The use of mobile phones to access the internet has grown faster in Scotland than any other UK nation over the last year, according to new Ofcom research published today.
The proportion of those in Scotland that access the web on their mobile was 44% in 2013, an increase of 13 percentage points on last year. Mobile phone users in Scotland also reported greater use of online activities than the UK average for visiting websites (50% compared to 39%), accessing email (45% compared to 37%), and social networking (44% compared to 37%).
This increase has been partly driven by the rise in smartphone ownership in Scotland: up 13 percentage points to 45% of adults, but still below the UK average of 51%. But Scotland has the highest satisfaction levels for connecting to the internet via a mobile network. Ninety-three per cent were satisfied with their ability to do so, compared to the UK average of 88%.
Overall, the research shows that Scotland is starting to catch up in the mobile market. A seven percentage point rise in take-up brings mobile ownership to 92% and use of pay-monthly mobiles to 58% - levels comparable with the UK averages.
A quarter of households in Scotland also now own a tablet computer with take-up more than doubling, from 11% to 24%, equal to the UK average. Those in Scotland most likely to have purchased a tablet are aged 35-54 (43% of whom had one in their household) and from higher-income households (40% of those with an annual household income of £17,500 and above).
These findings are revealed in Ofcom's Communications Market Report for Scotland 2013 (PDF, 872.0 KB), which examines the availability, take-up and use of internet, telecommunications, post and broadcasting services.
Slight rise in broadband take-up
Home broadband take-up in Scotland increased from 68% in 2012 to 70% in 2013, continuing the upward trend from 2011, though below the UK average of 75%.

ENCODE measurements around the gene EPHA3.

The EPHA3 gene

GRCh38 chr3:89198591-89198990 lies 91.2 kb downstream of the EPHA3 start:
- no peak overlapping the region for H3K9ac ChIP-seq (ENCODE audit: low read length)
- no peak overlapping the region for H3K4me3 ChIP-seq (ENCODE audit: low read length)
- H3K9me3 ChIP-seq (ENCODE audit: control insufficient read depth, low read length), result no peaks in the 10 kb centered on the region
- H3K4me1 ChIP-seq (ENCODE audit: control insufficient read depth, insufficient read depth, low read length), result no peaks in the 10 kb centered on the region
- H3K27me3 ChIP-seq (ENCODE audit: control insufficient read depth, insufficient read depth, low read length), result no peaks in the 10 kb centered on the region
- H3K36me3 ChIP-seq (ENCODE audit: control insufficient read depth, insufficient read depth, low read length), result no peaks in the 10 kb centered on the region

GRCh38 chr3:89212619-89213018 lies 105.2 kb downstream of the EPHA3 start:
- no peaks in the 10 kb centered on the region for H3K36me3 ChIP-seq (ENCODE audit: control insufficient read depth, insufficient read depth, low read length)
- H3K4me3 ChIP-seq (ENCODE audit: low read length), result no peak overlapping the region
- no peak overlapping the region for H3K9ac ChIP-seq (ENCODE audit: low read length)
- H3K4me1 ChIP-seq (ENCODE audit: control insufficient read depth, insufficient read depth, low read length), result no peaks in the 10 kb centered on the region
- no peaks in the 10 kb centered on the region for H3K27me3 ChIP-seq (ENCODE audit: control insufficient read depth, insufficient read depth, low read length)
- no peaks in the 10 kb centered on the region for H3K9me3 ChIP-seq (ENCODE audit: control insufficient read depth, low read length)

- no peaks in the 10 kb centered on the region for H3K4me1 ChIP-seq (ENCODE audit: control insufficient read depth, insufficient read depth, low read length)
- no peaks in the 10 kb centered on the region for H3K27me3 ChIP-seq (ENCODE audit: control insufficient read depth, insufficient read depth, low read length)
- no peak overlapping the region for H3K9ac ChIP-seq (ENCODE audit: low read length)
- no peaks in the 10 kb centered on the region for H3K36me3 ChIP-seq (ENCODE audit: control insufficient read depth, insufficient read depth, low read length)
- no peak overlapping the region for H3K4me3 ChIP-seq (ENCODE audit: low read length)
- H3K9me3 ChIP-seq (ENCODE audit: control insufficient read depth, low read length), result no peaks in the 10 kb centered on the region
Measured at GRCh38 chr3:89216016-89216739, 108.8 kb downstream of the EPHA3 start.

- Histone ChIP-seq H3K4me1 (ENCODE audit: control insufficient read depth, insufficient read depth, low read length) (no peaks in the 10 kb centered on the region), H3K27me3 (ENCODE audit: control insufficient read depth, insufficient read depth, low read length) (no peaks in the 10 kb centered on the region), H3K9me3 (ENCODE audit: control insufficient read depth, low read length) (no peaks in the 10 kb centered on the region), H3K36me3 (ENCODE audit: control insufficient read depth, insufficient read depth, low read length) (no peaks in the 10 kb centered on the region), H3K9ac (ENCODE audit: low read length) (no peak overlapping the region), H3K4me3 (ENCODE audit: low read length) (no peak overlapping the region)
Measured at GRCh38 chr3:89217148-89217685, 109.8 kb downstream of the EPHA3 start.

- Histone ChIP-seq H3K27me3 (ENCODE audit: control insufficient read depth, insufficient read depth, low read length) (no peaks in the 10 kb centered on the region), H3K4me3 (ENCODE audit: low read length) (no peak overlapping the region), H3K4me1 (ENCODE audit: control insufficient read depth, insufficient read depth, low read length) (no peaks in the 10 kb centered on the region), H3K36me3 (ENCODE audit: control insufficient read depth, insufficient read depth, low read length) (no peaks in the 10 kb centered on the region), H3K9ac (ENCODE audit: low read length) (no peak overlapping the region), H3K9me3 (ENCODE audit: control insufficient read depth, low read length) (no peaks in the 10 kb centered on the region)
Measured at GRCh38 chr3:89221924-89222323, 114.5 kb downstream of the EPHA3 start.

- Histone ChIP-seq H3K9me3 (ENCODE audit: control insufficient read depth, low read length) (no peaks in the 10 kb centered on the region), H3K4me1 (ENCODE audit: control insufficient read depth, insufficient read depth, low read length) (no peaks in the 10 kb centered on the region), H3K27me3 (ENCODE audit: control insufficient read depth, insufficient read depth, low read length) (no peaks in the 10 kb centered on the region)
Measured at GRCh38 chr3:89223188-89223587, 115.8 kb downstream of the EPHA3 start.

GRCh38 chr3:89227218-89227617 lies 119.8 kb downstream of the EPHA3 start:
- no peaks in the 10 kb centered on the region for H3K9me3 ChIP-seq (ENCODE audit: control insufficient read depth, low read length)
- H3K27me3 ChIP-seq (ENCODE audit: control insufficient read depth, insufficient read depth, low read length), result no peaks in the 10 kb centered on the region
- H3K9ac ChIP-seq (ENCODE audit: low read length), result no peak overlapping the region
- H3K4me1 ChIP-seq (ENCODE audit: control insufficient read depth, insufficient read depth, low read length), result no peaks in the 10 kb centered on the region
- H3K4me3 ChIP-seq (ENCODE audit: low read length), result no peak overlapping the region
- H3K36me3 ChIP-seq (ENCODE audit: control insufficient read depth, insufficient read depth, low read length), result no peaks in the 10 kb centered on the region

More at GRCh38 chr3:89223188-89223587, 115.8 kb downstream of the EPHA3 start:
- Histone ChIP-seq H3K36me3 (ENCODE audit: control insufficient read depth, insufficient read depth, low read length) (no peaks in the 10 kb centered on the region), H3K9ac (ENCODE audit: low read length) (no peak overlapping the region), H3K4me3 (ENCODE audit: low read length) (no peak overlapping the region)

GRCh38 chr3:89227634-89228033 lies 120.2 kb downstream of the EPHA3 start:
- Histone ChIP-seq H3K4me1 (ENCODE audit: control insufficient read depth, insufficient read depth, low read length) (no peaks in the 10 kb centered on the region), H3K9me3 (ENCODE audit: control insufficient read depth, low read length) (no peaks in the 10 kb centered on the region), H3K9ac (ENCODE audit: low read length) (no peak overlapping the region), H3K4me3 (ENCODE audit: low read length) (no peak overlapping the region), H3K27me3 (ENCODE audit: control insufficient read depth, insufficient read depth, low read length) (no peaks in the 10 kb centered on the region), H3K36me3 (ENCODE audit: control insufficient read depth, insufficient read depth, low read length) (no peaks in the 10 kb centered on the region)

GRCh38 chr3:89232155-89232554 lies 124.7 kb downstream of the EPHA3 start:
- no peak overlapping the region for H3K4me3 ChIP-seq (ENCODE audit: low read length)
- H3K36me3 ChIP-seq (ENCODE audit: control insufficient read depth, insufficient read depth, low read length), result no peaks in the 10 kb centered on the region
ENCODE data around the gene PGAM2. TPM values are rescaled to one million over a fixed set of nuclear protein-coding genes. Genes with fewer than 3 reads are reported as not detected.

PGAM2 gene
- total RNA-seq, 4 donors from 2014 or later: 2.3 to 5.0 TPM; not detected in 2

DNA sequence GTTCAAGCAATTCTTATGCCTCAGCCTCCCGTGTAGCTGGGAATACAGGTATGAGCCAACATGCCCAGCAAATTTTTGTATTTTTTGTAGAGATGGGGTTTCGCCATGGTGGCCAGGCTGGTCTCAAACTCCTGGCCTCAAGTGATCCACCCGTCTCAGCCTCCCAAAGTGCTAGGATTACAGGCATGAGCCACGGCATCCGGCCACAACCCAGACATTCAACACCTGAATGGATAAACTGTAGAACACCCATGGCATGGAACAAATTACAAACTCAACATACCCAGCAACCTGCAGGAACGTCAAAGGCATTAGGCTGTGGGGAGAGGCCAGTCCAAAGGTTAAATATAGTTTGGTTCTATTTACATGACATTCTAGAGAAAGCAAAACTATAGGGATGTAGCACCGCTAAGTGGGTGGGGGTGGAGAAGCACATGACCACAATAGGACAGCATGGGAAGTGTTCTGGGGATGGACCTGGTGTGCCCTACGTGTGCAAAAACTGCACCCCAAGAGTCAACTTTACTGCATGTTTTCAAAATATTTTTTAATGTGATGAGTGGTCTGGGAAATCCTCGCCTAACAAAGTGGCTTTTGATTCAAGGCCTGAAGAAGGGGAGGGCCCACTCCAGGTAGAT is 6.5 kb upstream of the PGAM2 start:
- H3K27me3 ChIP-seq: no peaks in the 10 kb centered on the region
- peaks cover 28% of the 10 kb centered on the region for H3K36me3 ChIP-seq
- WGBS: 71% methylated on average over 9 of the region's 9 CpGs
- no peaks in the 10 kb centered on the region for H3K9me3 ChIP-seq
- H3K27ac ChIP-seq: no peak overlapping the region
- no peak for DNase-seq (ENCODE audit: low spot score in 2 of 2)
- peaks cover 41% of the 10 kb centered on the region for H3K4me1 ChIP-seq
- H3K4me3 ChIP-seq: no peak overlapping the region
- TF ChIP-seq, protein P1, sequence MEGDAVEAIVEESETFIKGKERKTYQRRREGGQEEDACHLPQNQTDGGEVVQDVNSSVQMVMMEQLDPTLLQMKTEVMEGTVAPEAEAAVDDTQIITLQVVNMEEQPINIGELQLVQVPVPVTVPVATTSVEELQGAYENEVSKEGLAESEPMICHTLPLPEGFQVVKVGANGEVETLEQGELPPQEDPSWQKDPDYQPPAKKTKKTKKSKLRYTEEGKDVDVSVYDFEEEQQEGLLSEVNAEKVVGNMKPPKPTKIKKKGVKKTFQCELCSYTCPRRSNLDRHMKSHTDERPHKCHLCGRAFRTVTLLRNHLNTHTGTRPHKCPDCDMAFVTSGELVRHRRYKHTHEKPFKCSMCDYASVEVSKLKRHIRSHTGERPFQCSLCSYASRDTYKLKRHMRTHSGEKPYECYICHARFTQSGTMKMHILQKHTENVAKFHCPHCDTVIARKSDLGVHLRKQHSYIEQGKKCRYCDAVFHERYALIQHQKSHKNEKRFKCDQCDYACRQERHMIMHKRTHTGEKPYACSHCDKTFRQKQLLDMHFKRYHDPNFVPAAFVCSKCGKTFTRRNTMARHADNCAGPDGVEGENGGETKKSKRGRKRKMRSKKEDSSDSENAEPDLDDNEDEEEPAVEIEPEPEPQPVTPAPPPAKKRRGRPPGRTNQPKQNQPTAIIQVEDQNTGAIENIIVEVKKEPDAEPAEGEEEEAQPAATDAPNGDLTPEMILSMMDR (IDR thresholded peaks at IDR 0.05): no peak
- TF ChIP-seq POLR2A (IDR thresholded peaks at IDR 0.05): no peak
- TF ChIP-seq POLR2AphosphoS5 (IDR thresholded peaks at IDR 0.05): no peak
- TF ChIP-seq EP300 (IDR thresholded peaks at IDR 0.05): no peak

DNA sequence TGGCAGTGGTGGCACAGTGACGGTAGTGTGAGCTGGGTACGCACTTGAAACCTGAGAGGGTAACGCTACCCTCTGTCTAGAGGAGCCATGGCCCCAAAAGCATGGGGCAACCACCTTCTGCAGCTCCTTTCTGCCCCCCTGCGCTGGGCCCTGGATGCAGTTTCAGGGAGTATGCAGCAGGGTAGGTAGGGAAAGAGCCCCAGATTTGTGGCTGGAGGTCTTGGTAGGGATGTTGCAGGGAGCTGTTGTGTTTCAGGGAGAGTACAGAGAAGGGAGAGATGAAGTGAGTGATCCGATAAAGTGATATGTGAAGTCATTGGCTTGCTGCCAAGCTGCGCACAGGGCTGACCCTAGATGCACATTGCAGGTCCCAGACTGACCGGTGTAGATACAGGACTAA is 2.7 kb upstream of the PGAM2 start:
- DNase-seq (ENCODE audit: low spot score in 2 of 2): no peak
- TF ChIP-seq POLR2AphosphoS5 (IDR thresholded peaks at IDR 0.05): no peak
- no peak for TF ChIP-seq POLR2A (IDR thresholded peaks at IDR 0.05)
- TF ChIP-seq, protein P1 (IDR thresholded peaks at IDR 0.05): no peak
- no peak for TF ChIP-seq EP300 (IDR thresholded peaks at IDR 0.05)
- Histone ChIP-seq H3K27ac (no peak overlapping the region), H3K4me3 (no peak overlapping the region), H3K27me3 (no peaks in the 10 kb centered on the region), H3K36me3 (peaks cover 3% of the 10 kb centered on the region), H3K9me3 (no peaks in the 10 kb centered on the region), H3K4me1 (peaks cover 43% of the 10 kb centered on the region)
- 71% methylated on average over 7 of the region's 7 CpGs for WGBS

In Glasgow, data from both the British Population Survey (BPS) and Ofcom's own research show that broadband penetration has remained static. The BPS data for the City of Glasgow shows 50% of households had fixed broadband, the same figure as 2011.
Broadband customers in Scotland claimed to spend the most time online than in other devolved nations. At 18.3 hours per week, this is higher than Wales and Northern Ireland, and the UK average of 16.8 hours per week. Internet users in Scotland also report higher weekly use than the UK average of instant messaging and chat rooms (37% compared to 27%) and social networking (66% compared to 55%).
Three-quarters of households in Scotland (76%) had access to the internet in 2013 by using broadband, mobile phone or narrowband internet. This figure increased six percentage points year on year and is slightly lower than the UK average of 80%.
Mixed picture for broadcasting
The total expenditure by public service broadcasters on first-run originated TV programmes specifically for viewers in Scotland was down 6% from 2011 to 2012 to £52m.
Over the five years from 2007 to 2012, Scotland bucked the trend for spend on current affairs output. Over that period, the spend on current affairs by the BBC and STV increased by 6% against a 28% decline for the UK as a whole. Scotland was the only nation to show an increase over this period.